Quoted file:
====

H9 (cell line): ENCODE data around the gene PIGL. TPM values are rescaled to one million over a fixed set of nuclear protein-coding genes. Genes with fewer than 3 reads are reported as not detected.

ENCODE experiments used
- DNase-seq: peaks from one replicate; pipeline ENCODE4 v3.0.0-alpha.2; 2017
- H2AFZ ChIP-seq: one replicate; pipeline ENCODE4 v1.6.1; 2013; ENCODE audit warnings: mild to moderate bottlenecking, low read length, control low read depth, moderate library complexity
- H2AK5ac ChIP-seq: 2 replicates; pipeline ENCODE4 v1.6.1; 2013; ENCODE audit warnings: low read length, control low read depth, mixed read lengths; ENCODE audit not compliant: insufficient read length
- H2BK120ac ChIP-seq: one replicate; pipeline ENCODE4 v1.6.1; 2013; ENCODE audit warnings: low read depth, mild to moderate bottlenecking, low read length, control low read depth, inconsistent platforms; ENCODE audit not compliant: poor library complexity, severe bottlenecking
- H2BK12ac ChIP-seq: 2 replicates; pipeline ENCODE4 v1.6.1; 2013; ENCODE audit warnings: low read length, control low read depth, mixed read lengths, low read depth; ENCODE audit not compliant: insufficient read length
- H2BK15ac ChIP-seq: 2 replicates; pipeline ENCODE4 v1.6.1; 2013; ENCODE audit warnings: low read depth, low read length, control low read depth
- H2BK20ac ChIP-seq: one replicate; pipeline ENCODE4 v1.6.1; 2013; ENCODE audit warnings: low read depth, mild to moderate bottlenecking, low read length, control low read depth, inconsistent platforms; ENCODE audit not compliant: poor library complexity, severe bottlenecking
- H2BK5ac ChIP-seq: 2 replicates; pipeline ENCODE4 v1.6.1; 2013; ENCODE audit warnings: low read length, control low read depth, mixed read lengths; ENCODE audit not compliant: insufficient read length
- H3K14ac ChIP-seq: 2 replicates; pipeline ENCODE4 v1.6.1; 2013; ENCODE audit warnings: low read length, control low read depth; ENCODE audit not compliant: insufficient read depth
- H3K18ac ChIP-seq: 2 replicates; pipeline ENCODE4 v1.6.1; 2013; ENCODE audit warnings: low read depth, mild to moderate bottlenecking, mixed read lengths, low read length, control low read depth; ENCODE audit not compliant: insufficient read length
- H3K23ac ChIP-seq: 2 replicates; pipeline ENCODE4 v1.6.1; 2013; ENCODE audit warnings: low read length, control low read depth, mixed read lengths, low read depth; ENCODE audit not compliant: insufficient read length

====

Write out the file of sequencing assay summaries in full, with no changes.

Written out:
H9 (cell line): ENCODE data around the gene PIGL. TPM values are rescaled to one million over a fixed set of nuclear protein-coding genes. Genes with fewer than 3 reads are reported as not detected.

ENCODE experiments used
- DNase-seq: peaks from one replicate; pipeline ENCODE4 v3.0.0-alpha.2; 2017
- H2AFZ ChIP-seq: one replicate; pipeline ENCODE4 v1.6.1; 2013; ENCODE audit warnings: mild to moderate bottlenecking, low read length, control low read depth, moderate library complexity
- H2AK5ac ChIP-seq: 2 replicates; pipeline ENCODE4 v1.6.1; 2013; ENCODE audit warnings: low read length, control low read depth, mixed read lengths; ENCODE audit not compliant: insufficient read length
- H2BK120ac ChIP-seq: one replicate; pipeline ENCODE4 v1.6.1; 2013; ENCODE audit warnings: low read depth, mild to moderate bottlenecking, low read length, control low read depth, inconsistent platforms; ENCODE audit not compliant: poor library complexity, severe bottlenecking
- H2BK12ac ChIP-seq: 2 replicates; pipeline ENCODE4 v1.6.1; 2013; ENCODE audit warnings: low read length, control low read depth, mixed read lengths, low read depth; ENCODE audit not compliant: insufficient read length
- H2BK15ac ChIP-seq: 2 replicates; pipeline ENCODE4 v1.6.1; 2013; ENCODE audit warnings: low read depth, low read length, control low read depth
- H2BK20ac ChIP-seq: one replicate; pipeline ENCODE4 v1.6.1; 2013; ENCODE audit warnings: low read depth, mild to moderate bottlenecking, low read length, control low read depth, inconsistent platforms; ENCODE audit not compliant: poor library complexity, severe bottlenecking
- H2BK5ac ChIP-seq: 2 replicates; pipeline ENCODE4 v1.6.1; 2013; ENCODE audit warnings: low read length, control low read depth, mixed read lengths; ENCODE audit not compliant: insufficient read length
- H3K14ac ChIP-seq: 2 replicates; pipeline ENCODE4 v1.6.1; 2013; ENCODE audit warnings: low read length, control low read depth; ENCODE audit not compliant: insufficient read depth
- H3K18ac ChIP-seq: 2 replicates; pipeline ENCODE4 v1.6.1; 2013; ENCODE audit warnings: low read depth, mild to moderate bottlenecking, mixed read lengths, low read length, control low read depth; ENCODE audit not compliant: insufficient read length
- H3K23ac ChIP-seq: 2 replicates; pipeline ENCODE4 v1.6.1; 2013; ENCODE audit warnings: low read length, control low read depth, mixed read lengths, low read depth; ENCODE audit not compliant: insufficient read length